Wind power

Blown away: capturing the power of the wind

Wind power

Introduction

In 2010, with the support of Dr Les Duckers, Principal Lecturer in Environmental Management at Coventry University, Alcester High School was awarded a Partnership Grant by the Royal Society, to investigate the efficiency of the Savonius Rotor – a kind of wind turbine. In a major collaboration between the Design and Technology, Science and Maths Departments in the school, participants built three Savonius Rotors with varying numbers of blades. Working with Temple Grafton, a local Primary school, pupils are gathering data on wind speed, to determine the efficiency of each rotor and its usefulness as a source of renewable energy. 

How does it work?

Wind power

A Savonius Rotor, or turbine, is a kind of vertical axis wind turbine.  The wind blows on the blades of the rotor and makes them turn. The blades turn a shaft. The shaft goes into a gearbox which increases the rotation speed enough for the generator, using magnetic fields, to convert the rotational energy into electrical energy. The power output goes to an invertor which converts the electricity coming out of the generator to 240v AC for domestic use.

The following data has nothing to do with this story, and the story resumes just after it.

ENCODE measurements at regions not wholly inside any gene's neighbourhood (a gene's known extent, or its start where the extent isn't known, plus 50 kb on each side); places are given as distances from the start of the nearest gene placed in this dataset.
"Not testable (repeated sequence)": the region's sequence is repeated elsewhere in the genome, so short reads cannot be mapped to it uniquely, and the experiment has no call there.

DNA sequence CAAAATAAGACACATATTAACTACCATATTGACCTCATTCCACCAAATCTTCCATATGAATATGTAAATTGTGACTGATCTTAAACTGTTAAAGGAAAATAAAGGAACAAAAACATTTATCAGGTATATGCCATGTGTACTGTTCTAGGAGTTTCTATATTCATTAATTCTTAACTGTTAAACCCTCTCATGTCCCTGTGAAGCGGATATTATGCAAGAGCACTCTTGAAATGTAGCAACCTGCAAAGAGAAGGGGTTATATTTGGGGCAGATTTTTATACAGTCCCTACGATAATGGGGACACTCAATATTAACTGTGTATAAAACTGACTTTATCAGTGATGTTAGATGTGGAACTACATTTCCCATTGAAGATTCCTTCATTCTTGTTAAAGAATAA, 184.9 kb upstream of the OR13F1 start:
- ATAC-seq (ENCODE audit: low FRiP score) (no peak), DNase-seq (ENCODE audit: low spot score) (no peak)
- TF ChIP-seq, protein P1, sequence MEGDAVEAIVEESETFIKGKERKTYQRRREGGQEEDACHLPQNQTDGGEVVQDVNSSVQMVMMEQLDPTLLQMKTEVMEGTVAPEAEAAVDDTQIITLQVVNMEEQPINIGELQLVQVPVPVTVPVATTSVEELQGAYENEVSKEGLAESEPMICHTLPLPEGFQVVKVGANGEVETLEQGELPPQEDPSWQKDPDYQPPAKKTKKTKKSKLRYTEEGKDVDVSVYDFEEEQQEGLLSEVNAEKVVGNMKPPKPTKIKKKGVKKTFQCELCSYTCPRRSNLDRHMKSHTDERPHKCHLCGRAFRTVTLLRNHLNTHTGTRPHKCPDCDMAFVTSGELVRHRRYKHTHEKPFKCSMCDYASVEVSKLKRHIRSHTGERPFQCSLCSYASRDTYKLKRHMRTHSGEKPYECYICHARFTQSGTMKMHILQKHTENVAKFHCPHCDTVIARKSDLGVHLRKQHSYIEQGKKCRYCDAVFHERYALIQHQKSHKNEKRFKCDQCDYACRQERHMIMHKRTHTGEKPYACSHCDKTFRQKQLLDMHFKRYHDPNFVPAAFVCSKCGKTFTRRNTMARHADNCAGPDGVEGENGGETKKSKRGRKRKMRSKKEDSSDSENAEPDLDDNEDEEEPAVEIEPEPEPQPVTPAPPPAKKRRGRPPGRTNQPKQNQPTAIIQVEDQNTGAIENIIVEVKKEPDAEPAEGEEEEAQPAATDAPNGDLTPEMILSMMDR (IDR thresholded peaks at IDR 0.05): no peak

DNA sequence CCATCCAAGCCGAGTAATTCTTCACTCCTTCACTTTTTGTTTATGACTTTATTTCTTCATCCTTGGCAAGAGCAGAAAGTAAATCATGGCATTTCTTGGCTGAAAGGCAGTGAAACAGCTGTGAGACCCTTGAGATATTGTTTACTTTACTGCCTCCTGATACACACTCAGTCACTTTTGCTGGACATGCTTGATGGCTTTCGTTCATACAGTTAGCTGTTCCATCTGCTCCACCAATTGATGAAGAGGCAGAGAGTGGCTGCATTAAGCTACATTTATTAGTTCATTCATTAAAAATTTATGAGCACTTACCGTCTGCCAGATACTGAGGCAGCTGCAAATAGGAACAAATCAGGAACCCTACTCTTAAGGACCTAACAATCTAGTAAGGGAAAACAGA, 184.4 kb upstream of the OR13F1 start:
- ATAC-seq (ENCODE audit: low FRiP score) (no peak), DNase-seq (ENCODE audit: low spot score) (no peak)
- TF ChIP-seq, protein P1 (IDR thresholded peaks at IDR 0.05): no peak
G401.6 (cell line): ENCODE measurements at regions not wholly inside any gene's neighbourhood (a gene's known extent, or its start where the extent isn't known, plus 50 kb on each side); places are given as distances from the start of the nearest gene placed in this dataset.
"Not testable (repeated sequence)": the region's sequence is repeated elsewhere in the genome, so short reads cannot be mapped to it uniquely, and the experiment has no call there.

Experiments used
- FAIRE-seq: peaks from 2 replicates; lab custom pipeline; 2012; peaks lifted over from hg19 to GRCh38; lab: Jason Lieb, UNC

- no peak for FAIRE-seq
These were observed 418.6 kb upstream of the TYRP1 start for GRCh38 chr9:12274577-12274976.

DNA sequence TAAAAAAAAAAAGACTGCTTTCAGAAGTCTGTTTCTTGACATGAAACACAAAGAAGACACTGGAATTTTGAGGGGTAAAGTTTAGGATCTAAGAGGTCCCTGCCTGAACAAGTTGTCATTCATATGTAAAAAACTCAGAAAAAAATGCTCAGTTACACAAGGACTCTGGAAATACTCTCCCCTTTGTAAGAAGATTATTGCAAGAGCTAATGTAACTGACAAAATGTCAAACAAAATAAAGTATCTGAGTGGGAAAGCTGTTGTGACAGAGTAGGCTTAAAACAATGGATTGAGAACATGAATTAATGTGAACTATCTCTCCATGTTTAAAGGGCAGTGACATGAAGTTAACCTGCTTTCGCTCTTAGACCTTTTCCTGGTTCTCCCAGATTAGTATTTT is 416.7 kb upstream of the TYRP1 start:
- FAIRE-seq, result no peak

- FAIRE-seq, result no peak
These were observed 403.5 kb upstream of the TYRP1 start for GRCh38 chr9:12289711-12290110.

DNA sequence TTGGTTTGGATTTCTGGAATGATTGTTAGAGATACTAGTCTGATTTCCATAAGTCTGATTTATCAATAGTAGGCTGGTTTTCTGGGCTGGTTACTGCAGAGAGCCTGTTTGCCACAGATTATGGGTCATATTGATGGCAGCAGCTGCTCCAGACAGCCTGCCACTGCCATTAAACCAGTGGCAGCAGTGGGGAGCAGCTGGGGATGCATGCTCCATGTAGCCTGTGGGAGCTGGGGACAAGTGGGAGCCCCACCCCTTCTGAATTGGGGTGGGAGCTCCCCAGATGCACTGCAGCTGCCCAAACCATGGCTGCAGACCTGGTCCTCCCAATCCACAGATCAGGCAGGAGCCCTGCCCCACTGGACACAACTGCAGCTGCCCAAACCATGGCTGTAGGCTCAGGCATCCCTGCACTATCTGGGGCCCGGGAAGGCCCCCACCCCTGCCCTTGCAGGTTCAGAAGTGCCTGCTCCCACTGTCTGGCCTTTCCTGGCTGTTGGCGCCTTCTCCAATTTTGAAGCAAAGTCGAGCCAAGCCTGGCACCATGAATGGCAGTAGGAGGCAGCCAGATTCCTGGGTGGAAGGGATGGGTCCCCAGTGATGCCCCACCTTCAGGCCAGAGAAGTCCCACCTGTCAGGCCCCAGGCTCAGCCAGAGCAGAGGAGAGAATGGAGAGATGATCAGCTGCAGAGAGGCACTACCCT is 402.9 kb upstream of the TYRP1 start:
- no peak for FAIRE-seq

In the past, Savonius rotors have been considered poor generators of energy, but this investigation is contributing to recent research which suggests that the Savonius has a useful part to play in creating reliable sources of renewable energy.